How To Be Your Own Pilot Career CEO

One of the most apt comparisons I’ve encountered about recreational airplane pilots is to alcoholics – you may be broke but once you sit behind a control column the aviation hook will rewire your brain to continuously find money to buy flying time. However, wandering about the sky for fun does not constitute being an airline pilot and neither does wearing a nice uniform (there’s nothing wrong with either of these but costume parties aren’t an operational topic). If you really do want to operate the controls of a craft through the air and earn a living doing it for 40+ years, here’s my 5-point recovery programme to plan your career.

Step 0: Admit personal bias.
Controlling a machine in thin air brings all the adrenaline rush of attempting to drive off a cliff and stopping at the correct time. In the sky, you are truly in charge of your fate. That does not mean you need to do it to pay your bills (I do, but we are all individuals).

One industry veteran framed it so: there are two types of employees in the world – specialists (the ones doing) and managers (the ones deciding who should do what when). It’s perfectly ok to manage others and use the earned cash to sightsee from the air in a 4-seater.

Choosing the latter means you place higher value on the utility of getting paid to fly airplanes than the associated high initial investment, job uncertainty, shift-work health implications, and other indelible hazards (yes, it should be a calculated risk). That’s fine: many a wise man (and most posts on Medium) insist you figure out how to spend your life by knowing the man (yourself), not the goal.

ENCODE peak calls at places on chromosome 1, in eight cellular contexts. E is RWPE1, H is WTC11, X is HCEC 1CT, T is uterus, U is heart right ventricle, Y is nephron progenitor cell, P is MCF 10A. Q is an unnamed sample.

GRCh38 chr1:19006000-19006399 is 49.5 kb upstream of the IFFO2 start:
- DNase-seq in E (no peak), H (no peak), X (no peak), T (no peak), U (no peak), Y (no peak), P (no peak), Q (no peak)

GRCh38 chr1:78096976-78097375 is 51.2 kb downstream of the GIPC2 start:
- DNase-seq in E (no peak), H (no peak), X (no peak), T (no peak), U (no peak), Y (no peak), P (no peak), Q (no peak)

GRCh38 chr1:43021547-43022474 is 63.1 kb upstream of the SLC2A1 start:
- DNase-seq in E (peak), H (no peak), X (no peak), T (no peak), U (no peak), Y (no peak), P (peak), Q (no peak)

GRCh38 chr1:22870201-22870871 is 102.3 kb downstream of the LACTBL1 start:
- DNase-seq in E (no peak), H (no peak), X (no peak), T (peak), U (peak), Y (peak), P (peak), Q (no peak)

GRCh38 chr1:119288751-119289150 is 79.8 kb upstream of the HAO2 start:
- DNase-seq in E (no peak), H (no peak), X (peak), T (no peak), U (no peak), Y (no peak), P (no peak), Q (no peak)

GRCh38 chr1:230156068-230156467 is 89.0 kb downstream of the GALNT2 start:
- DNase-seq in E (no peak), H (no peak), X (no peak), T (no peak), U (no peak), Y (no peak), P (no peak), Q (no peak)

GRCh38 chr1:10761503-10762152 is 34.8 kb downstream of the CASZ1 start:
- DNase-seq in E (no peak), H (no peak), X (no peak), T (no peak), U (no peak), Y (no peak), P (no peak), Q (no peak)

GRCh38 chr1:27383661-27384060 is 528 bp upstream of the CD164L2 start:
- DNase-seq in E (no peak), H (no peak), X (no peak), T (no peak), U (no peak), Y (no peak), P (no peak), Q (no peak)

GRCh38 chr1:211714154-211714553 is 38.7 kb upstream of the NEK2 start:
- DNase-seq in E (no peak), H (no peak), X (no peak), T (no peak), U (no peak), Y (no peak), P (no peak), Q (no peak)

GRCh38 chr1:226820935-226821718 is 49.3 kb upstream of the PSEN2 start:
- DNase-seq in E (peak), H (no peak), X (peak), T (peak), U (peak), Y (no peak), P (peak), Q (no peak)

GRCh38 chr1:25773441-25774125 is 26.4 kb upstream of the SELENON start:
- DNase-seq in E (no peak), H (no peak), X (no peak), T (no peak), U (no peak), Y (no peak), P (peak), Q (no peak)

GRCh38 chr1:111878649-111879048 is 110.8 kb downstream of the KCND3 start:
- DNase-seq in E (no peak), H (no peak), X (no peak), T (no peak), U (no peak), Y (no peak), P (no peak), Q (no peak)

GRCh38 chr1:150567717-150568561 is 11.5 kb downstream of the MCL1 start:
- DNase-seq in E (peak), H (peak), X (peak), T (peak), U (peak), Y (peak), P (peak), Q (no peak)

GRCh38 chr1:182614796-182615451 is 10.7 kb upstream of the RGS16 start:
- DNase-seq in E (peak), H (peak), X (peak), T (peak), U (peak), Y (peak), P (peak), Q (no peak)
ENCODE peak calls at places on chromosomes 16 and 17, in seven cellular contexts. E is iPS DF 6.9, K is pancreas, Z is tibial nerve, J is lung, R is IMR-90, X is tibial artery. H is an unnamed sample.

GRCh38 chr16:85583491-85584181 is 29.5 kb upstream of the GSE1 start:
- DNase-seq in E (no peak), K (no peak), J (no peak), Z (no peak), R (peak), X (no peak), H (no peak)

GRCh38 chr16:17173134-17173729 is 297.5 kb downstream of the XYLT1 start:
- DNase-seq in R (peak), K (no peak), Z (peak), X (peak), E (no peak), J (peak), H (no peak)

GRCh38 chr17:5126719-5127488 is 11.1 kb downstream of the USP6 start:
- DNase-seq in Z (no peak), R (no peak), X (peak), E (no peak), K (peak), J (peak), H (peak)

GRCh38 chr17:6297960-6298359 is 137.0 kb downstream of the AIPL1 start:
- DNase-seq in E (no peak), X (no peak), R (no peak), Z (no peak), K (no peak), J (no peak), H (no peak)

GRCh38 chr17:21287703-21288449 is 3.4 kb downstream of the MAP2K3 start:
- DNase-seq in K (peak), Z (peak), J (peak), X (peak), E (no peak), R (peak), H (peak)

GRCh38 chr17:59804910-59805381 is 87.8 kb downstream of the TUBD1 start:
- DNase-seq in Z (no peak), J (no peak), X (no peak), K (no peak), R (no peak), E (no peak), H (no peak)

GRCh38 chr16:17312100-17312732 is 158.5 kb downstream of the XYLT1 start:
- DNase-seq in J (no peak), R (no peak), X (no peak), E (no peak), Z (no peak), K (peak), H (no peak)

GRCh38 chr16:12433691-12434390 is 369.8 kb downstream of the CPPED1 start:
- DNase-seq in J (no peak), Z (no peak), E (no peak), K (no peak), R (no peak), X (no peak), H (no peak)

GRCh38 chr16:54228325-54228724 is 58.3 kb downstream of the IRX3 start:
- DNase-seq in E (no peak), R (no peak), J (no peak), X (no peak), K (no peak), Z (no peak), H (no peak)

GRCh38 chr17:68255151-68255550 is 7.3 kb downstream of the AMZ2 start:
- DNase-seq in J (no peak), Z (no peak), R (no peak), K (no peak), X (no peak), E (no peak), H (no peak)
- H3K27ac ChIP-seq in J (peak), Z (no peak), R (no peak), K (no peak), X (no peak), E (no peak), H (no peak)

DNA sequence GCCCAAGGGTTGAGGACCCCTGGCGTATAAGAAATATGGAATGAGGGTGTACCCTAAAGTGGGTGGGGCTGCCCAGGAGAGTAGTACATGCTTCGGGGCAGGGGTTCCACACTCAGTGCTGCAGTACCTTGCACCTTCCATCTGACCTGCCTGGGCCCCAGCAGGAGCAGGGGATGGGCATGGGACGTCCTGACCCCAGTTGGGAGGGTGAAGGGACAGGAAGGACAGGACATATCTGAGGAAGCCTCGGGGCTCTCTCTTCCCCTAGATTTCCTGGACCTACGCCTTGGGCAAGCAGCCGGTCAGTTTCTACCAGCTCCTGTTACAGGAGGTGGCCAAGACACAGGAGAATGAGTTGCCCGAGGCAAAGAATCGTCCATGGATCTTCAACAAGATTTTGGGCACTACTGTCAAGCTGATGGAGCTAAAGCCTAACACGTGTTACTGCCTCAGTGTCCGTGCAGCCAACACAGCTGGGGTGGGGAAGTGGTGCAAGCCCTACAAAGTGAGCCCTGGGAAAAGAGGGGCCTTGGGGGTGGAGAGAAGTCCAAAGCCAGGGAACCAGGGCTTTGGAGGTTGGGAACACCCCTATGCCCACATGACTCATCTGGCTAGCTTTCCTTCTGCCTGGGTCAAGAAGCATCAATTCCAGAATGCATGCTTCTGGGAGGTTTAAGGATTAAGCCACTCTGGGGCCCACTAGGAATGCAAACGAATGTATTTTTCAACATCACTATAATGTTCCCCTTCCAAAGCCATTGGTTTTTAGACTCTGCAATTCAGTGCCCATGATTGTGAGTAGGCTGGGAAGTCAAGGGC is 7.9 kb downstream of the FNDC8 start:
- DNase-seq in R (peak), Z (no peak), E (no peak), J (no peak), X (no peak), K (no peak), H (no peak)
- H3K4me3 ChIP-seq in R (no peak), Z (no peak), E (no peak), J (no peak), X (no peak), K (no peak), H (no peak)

Now consider the advice of the father of modern management, Peter Drucker that you are on your own in your professional career and you must be its conscious guide throughout.

Step 1: Research.
The next step in knowing what you’re getting into (or already flying through) is acknowledging the airline pilot employee requirements in order of importance:

  1. Salary (cash-in-hand)
  2. Per diems/allowances (bonus-in-hand)
  3. Roster pattern (time-in-hand)
  4. Pension Scheme (retirement-in-hand)
  5. Career progression possibilities (switching hands to control ambidextrously)
  6. Employee discount ticket travel (leisure-in-hand)

Try ordering these for yourself on a piece of paper once a year, every year. Maybe a fixed roster pattern, so you can be at home regularly? Maybe a large pile of cash to build that home? Knowing the order will help deciding whose operational model to join or move to (short vs. long- haul vs. anything as long as it pays).

Most turboprop pilots I know also obsess over the equipment they don’t operate but note this isn’t in the list above. Statistically speaking, you will eventually end up at least on a narrow-body no matter where you live:

fleet_by_region_2017_2027